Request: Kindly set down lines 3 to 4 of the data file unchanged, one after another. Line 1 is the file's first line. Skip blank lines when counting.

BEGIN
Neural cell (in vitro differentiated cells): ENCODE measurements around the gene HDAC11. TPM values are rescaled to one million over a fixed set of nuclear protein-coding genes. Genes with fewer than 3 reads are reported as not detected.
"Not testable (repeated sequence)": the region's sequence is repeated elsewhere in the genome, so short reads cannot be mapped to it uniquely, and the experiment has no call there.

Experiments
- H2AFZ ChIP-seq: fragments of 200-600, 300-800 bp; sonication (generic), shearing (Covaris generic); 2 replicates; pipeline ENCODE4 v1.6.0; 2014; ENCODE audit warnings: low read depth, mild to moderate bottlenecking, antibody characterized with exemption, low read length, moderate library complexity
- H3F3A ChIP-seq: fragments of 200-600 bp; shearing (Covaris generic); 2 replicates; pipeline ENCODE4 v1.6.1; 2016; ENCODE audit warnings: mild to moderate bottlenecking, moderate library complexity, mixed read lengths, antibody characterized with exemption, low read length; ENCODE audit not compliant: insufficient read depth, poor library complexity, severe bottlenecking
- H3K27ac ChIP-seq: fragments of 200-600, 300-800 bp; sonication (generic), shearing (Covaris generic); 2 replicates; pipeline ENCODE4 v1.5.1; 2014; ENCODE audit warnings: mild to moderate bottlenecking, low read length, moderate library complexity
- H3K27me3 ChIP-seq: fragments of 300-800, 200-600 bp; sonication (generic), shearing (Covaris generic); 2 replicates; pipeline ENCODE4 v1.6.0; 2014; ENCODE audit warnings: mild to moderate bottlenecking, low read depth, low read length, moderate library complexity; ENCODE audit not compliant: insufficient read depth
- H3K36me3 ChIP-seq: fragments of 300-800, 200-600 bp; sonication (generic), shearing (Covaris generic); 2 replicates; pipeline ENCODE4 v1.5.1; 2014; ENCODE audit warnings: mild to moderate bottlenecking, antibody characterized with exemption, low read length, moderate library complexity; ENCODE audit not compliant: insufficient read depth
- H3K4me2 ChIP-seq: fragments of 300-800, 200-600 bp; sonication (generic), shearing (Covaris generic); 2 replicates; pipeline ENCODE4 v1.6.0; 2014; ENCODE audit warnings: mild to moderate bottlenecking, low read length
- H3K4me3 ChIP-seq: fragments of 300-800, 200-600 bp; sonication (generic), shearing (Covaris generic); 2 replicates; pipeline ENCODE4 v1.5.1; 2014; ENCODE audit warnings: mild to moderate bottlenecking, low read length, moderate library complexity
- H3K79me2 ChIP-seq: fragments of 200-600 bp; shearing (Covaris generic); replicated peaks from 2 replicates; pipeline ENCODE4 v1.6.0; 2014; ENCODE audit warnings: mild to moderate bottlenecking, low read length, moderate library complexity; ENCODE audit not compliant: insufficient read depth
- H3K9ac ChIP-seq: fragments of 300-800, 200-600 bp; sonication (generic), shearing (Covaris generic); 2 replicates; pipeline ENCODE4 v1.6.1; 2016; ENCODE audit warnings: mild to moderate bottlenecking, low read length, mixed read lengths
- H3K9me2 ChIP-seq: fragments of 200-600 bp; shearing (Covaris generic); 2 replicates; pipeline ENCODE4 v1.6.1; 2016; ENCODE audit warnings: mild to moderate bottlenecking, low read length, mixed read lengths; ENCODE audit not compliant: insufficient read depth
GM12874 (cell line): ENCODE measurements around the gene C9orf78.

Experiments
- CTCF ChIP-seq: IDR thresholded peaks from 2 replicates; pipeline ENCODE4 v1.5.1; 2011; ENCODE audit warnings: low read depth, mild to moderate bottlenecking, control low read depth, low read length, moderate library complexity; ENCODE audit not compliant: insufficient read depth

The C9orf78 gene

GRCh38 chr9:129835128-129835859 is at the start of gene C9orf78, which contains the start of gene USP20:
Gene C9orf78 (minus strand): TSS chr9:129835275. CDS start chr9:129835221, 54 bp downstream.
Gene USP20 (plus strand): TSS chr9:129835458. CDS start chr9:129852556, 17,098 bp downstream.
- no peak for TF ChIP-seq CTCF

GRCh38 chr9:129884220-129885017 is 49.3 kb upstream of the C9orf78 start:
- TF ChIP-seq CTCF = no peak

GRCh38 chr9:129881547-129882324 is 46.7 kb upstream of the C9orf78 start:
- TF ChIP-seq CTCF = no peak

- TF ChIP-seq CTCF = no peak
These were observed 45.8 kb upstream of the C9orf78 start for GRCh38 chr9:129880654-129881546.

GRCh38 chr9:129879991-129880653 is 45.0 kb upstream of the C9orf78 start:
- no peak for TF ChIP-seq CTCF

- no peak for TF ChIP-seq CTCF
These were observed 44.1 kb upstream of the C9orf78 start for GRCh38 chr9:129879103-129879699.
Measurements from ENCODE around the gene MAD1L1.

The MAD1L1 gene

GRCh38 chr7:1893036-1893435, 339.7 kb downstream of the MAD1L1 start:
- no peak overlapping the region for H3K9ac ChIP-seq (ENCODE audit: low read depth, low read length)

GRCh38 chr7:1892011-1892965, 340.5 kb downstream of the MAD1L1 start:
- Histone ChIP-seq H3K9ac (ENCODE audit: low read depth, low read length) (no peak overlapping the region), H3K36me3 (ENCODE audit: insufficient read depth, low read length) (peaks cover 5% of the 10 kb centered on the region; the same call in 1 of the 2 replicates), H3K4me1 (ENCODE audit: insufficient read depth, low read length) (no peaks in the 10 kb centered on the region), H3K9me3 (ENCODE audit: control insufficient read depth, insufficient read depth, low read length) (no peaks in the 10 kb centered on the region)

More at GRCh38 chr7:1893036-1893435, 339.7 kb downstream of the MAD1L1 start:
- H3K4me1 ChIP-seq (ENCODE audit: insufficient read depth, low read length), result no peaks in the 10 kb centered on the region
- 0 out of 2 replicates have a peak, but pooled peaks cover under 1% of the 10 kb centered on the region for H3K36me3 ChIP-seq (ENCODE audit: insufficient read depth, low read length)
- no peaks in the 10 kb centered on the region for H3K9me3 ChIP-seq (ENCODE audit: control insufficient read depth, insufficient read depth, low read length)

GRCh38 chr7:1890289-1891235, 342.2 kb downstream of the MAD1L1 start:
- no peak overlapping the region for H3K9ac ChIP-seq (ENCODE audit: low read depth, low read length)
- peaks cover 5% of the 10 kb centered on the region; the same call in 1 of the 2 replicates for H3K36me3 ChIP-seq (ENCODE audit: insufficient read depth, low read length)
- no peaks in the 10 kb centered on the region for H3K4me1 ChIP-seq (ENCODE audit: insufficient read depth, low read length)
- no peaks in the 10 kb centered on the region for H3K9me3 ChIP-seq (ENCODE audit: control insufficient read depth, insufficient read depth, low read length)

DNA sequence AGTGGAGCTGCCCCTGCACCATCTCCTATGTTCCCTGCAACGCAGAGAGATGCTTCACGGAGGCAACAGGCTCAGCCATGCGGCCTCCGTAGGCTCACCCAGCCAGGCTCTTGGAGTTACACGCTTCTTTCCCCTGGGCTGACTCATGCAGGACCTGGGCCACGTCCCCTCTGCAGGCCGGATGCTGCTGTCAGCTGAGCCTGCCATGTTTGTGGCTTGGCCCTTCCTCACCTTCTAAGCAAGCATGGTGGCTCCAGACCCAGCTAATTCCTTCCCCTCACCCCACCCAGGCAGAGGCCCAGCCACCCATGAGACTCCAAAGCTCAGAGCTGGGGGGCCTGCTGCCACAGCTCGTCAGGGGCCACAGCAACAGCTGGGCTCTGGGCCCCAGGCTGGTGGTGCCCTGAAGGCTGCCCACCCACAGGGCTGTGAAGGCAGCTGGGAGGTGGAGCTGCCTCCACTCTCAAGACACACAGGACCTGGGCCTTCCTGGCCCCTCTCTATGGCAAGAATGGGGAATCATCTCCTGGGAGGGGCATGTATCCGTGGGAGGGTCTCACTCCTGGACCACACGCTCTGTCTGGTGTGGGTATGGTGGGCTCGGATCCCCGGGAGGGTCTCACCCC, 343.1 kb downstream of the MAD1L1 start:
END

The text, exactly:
Experiments
- H2AFZ ChIP-seq: fragments of 200-600, 300-800 bp; sonication (generic), shearing (Covaris generic); 2 replicates; pipeline ENCODE4 v1.6.0; 2014; ENCODE audit warnings: low read depth, mild to moderate bottlenecking, antibody characterized with exemption, low read length, moderate library complexity